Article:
Hank Roberts said...

> 2. Are you a scientist or ...
> a pseudo-wannabee who tries ...

Yep. I don't grind my teeth while reading his stuff since I figured out there really is a distinction in what people understand --- he he does know what he's doing. He understands his intended audience -- and I don't.

Because I tend to think everybody's naturally a scientist, or would want to be, if they only paid attention to the world.

And it ain't so. I have to remind myself most of the scientists ever made are living now.

I think it was Scott Adams who noted that individually bright scientific thinkers likely have been born tens of thousands of years, lived alone all their lives and were forgotten.

Then printing came along, and those solitary individuals got to meet other scientists by reading their writing -- the "most of my best friends are dead" observation isn't uncommon among smart youngsters.

Knowing there were others out there, they began writing themselves, and started building on each other's work and standing on each others' shoulders or at least toes -- and lo, here we are in this handbasket moving at warp speed changing the world.

Joe Romm does reach his target audience successfully -- look at the number of readers, that's the proof he knows what he's doing there.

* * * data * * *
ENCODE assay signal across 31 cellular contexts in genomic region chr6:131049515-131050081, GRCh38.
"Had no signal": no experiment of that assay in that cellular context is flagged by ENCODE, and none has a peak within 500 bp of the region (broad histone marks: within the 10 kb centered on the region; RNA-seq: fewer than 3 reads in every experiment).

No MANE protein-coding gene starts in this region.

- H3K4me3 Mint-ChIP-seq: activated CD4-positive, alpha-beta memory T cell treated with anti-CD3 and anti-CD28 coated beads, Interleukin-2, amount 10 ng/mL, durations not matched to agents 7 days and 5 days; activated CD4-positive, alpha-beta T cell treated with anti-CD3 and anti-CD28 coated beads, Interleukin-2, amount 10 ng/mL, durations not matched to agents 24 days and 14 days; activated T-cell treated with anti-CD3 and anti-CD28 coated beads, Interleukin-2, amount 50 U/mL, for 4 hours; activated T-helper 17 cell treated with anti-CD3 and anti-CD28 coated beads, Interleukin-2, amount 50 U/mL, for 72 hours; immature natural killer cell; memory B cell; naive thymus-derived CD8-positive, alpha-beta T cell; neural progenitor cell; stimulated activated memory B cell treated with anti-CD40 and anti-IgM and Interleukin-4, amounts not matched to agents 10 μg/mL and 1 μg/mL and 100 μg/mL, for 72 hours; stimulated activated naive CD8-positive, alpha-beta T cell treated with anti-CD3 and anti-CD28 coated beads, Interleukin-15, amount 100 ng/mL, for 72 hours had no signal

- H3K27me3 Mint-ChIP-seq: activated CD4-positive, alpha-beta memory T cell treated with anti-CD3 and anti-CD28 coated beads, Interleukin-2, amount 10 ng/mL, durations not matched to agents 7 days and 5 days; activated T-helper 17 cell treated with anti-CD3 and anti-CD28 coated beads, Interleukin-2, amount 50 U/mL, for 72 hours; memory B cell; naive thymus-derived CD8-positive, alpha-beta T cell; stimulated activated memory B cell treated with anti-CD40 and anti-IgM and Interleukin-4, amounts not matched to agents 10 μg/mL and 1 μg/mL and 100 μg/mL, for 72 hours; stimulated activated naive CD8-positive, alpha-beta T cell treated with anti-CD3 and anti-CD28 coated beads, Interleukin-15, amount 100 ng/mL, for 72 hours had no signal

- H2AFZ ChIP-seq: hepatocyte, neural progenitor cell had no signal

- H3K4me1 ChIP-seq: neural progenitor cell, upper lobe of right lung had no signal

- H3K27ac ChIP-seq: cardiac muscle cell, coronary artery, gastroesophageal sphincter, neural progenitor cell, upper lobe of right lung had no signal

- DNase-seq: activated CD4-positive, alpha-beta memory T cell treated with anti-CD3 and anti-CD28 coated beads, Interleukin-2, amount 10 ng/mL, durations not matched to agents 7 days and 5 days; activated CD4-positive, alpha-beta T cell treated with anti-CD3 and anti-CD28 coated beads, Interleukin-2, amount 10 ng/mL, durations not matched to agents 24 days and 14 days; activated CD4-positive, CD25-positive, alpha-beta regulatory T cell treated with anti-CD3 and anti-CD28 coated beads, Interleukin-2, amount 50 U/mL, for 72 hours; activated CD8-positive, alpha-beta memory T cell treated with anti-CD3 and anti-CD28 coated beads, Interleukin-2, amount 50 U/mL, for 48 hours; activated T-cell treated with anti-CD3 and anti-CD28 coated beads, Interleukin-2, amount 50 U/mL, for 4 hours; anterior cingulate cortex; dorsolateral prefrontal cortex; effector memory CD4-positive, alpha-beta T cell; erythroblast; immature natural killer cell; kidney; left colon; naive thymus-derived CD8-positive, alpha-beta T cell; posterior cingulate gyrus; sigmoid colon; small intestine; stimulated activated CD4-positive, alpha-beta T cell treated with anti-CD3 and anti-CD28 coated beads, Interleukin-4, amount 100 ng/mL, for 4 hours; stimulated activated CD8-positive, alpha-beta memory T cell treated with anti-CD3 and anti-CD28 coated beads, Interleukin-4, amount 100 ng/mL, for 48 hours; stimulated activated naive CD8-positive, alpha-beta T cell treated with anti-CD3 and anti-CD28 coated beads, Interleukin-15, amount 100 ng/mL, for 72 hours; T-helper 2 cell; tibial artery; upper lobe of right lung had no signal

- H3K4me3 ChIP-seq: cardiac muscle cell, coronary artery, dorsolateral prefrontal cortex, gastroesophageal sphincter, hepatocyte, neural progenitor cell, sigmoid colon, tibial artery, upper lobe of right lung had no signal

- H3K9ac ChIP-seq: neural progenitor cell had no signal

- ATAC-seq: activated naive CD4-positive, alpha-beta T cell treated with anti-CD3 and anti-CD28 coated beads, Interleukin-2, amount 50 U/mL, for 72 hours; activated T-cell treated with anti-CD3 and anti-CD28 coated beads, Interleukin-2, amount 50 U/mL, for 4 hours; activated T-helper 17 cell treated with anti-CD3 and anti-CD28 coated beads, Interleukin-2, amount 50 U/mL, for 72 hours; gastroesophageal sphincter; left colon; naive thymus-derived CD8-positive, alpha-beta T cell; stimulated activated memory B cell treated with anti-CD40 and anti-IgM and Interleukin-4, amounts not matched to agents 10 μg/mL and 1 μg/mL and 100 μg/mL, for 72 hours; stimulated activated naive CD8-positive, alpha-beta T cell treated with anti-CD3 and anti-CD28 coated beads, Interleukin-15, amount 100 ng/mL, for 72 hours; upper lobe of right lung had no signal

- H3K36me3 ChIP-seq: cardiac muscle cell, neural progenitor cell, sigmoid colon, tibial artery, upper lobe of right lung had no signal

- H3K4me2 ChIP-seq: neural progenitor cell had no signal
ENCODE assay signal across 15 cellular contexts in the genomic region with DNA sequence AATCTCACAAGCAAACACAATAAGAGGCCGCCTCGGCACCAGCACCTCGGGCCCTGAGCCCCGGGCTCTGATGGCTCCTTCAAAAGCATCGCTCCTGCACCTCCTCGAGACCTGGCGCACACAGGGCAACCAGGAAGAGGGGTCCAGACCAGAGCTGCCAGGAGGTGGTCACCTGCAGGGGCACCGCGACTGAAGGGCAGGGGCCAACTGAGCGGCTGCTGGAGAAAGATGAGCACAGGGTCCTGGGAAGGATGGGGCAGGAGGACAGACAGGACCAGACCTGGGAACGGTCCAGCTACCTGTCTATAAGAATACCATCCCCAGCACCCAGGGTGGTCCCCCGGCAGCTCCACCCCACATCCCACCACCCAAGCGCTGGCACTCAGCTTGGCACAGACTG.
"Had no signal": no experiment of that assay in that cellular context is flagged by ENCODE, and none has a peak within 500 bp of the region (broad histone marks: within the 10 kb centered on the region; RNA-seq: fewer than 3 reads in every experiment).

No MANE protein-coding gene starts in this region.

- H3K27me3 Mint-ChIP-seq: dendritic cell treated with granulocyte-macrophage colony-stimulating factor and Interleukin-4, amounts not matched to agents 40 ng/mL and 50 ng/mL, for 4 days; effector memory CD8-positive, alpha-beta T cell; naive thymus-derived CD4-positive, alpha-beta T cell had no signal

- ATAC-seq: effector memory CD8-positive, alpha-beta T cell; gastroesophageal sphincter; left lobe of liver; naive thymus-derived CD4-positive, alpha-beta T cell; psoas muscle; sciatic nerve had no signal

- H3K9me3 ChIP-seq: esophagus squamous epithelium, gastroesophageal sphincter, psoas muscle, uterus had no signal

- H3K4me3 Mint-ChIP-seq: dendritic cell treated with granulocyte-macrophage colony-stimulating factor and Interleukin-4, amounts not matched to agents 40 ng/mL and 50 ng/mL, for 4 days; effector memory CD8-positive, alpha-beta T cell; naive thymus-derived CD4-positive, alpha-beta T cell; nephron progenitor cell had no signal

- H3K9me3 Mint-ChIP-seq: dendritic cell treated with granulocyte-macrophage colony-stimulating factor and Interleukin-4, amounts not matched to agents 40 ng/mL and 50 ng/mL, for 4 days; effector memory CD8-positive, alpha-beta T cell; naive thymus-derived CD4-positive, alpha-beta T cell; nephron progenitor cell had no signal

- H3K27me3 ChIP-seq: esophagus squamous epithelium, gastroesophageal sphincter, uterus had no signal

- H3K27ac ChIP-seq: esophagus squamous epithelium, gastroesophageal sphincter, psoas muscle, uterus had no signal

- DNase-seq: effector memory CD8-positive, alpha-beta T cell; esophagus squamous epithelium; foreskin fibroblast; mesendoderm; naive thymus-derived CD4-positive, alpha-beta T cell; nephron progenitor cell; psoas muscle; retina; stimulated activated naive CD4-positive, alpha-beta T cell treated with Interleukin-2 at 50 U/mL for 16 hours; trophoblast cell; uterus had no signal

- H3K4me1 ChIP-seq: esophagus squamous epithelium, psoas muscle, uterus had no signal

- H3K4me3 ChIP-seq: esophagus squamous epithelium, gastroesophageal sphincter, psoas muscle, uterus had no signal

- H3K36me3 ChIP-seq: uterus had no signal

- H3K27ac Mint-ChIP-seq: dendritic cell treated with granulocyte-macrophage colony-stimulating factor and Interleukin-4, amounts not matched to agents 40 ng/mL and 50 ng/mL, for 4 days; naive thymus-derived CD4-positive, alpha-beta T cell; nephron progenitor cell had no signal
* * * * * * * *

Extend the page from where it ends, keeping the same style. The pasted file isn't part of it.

I also suspect he gets new young readers who pick up on his energy, and start going into depth and reading more, and discover they have the information to nitpick and improve on his writing -- and eventually that means many of them pursue careers doing real science.

Anonymous said...

Eli may need chain link, but the band gets by with chicken wire. Highfalutin grade by the looks, but just chicken wire.


whiteBeard

Anonymous said...



Could it be that "rhetoric" has a negative connotation because many people can see that it is being used to manipulate them?

Is Romm a "master of communication" or a "master of rhetoric"?

Is good blogging about reaching a wide audience and potentially convincing fencesitters (or even oppositters) of one's point of view?

Or is it about "generating traffic" (possibly through controversy)

Finally,
Why do all those glass bottles break when they hit the chicken wire?

Why wouldn't beer bottles (which are pretty beefy) simply bounce off? After all, you can drop a beer bottle on concrete and sometimes won't break.

J Bowers said...

It's a movie. Movie bottles for throwing at people or for breaking over heads are made from sugar. Real bottles really, really hurt. Chairs not made from balsa, too.

Anonymous said...

"It's a movie"

really?

:)

Brian said...

Re good bloggin - I've always thought climate communication is about the lurking fence sitters and not about changing the minds of people on the opposite side. At best, we might shame the committed into not using their worst arguments.

There are a few like Muller, Bailey, and Greg Easterbrook who eventually wake the hell up, but so rarely that they're not really the important target.